Camilio Tafoya was born in 1902 to Geronimo and Serafina Tafoya of Santa Clara Pueblo. Like his sisters, Margaret Tafoya and Christina Naranjo, he grew up watching and helping his mother make pottery. His father, a wood carver, taught him to carve and Camilio adapted that learning to the carving of pottery. He learned to make his clay coils thicker and allow the pots to dry harder before beginning to carve them. That solved the problem of carving too deeply and ruining a pot by carving through it. Using his method he learned to make very large carved jars.
Among his favorite designs to carve were the avanyu (water serpent), birds, flowers, bear paws, and ancient Mimbres and rock art designs he found while hiking around in the hills and mountains surrounding Santa Clara. Joseph, Camilio's son, remembered his father taking him into the mountains and hiking around. Joseph was impressed by the petroglyphs they often came across. Camilio was able to translate the meanings of many of the designs so that Joseph could understand what the designs symbolized. Variations of those carved designs reappeared many times over the years in the work of Camilio and later in Joseph's work. During those walks they also found many old pottery shards, some painted, some incised, some carved, some corrugated and all ancient. That's where the great storehouse of Santa Clara designs is kept.
Camilio was one of the first men to become known as a potter in the pueblo. Many men helped their wives with different aspects of the process, like digging and processing the clay, scraping/sanding pots, gathering firewood and manure, firing the pots, etc., but Camilio did the whole process from end to end. His wife, Agapita (Silva) (1904-1959), was an accomplished potter when they married and they worked together for many years. Camilio and Agapita taught their son, Joseph Lonewolf, and daughters Grace Medicine Flower and Lucy Year Flower to make pottery.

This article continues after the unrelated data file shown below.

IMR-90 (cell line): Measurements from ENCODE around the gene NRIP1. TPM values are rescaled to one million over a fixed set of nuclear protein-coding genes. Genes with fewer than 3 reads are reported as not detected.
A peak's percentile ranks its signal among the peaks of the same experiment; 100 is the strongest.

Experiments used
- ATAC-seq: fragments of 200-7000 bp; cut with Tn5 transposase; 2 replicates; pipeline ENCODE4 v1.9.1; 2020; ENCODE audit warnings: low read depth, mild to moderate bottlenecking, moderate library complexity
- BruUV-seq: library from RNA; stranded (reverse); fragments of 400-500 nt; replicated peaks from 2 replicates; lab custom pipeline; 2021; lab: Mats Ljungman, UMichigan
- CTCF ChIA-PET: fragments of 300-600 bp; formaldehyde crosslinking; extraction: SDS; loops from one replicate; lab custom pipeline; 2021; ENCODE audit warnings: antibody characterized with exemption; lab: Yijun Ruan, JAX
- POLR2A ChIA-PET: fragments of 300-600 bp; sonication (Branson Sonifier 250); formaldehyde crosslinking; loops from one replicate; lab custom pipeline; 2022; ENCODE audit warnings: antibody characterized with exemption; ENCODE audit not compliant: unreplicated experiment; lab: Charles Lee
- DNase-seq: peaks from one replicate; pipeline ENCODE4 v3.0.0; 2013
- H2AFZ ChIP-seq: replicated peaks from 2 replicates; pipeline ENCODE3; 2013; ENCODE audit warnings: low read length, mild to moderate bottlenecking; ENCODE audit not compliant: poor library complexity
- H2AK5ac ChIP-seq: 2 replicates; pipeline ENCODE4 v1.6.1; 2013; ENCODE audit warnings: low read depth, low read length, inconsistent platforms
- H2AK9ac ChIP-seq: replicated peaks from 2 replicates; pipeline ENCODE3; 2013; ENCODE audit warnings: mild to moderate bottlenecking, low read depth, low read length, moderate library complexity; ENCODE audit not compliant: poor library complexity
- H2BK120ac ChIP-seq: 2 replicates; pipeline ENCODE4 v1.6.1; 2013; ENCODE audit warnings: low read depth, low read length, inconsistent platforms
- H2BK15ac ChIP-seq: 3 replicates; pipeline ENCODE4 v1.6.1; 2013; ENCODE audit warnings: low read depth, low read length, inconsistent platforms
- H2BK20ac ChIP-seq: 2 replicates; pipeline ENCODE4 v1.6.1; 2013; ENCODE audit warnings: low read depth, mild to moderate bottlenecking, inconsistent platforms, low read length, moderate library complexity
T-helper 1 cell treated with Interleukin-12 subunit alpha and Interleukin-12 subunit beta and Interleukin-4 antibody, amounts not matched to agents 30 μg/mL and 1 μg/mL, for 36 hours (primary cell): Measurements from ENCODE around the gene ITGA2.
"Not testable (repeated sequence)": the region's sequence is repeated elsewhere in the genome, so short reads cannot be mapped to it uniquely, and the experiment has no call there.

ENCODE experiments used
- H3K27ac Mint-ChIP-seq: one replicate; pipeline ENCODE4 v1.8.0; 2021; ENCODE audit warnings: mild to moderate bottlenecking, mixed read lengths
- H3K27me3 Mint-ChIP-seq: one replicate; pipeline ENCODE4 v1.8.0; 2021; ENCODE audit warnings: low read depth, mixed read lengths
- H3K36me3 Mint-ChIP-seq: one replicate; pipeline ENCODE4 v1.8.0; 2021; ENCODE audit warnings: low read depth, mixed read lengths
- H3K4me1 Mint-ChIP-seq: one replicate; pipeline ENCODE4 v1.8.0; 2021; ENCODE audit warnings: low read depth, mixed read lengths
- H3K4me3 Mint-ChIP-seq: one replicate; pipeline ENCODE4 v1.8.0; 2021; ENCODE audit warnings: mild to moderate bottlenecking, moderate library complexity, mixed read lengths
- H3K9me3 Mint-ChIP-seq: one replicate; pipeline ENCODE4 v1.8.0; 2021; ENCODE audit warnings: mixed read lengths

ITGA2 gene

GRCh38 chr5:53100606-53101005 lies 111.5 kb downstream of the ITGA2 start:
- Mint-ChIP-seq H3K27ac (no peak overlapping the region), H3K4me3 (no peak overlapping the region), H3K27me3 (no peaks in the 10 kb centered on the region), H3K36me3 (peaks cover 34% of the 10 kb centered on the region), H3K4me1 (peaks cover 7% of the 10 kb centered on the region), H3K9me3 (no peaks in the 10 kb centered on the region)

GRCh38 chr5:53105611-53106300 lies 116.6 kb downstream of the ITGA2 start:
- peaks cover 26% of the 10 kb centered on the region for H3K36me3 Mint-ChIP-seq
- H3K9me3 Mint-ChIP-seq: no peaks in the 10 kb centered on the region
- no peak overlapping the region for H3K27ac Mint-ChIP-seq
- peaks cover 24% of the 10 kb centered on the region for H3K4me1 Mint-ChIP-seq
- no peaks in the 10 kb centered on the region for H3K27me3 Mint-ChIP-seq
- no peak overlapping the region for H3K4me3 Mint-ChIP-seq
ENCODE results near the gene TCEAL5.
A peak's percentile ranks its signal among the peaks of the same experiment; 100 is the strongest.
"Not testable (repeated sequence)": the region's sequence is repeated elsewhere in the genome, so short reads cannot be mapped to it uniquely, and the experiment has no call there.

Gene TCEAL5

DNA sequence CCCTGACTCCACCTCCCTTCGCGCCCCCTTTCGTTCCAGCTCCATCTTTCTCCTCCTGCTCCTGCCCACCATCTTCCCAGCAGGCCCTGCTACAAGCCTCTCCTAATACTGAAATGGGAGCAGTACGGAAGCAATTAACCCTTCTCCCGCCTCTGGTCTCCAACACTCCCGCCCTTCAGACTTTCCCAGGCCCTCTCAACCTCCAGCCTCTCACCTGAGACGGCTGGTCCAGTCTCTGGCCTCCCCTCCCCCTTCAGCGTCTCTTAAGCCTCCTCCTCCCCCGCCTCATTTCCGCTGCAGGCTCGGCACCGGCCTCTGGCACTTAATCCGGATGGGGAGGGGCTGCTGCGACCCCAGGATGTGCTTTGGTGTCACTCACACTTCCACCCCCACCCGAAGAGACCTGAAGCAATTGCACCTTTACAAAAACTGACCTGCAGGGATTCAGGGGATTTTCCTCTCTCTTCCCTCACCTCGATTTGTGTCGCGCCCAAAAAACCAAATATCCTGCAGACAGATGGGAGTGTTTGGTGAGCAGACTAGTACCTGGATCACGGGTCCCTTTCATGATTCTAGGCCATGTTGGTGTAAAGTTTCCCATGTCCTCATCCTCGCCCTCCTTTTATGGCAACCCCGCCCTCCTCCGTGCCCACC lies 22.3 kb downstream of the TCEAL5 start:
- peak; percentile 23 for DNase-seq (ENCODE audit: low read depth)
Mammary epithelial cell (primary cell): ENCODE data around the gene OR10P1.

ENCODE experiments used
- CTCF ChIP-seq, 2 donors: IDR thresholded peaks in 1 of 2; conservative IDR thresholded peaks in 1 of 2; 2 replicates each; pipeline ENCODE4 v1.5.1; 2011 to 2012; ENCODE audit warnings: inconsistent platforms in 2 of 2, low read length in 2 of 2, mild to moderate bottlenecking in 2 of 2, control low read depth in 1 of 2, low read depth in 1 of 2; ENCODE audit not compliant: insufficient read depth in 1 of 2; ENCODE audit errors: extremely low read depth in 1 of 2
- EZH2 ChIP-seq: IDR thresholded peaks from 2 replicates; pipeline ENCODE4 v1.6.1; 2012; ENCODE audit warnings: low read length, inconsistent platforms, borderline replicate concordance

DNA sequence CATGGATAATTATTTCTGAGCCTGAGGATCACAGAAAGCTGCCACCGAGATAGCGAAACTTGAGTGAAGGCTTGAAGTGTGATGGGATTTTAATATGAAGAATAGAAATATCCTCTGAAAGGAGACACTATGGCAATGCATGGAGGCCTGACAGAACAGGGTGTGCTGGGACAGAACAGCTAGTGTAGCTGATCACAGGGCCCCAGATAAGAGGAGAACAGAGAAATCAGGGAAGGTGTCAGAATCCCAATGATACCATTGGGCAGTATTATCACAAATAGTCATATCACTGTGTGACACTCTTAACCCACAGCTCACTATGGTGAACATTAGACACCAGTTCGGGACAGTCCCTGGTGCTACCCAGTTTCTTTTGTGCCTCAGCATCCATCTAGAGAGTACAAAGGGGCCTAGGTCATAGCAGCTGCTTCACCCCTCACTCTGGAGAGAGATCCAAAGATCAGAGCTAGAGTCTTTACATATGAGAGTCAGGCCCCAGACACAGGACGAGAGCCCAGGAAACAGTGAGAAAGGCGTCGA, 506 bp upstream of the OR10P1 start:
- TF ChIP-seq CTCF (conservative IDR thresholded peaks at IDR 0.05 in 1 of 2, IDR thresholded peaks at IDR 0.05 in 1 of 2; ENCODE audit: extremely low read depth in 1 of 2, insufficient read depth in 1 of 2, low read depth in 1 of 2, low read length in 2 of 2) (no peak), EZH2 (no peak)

In the 1960's, after his wife passed, Camilio stopped making his large, carved pots and his famous sculptural horses. Instead, he, Joseph and Grace began developing the fine art of meticulously incising pottery now known as sgraffito. In that method, designs are scratched into the hard-dried surface of a pot before firing. Simple mistakes can ruin a pot. The amount of time and degree of meticulous work involved have made for increased prices for sgraffito-decorated pots.
In late 1968 Camilio began working closely with Grace, making many highly polished black and red seedpots decorated with intricate sgraffito work. In 1972 he went to work at Joseph's house and was busy making exceptional sgraffito art there almost until the day he died.
In 1985, along with his sister Margaret Tafoya and 42 other Santa Clara potters, Camilio participated in a show at the Sid Deusch Gallery in New York City. He also participated in several gallery shows with his son Joseph in Sacramento and Santa Monica, California and in Santa Fe, New Mexico.
Camilio was well-known for having a great sense of humor. One summer in the early 1990's Joseph was preparing for a show at Andrea Fisher Fine Pottery in Santa Fe. Andrea says Camilio came in to see what was happening, said hello to everyone, sat down and joined in the conversation. Someone asked if he had new boots on (because Camilio always wore fancy cowboy boots). He looked down and said, "No, but I have to keep them clean because I can't take them off and put them on the porch at night. The grasshoppers at Santa Clara are so bad this summer I'm afraid my boots would get eaten."
Camilio passed in 1995.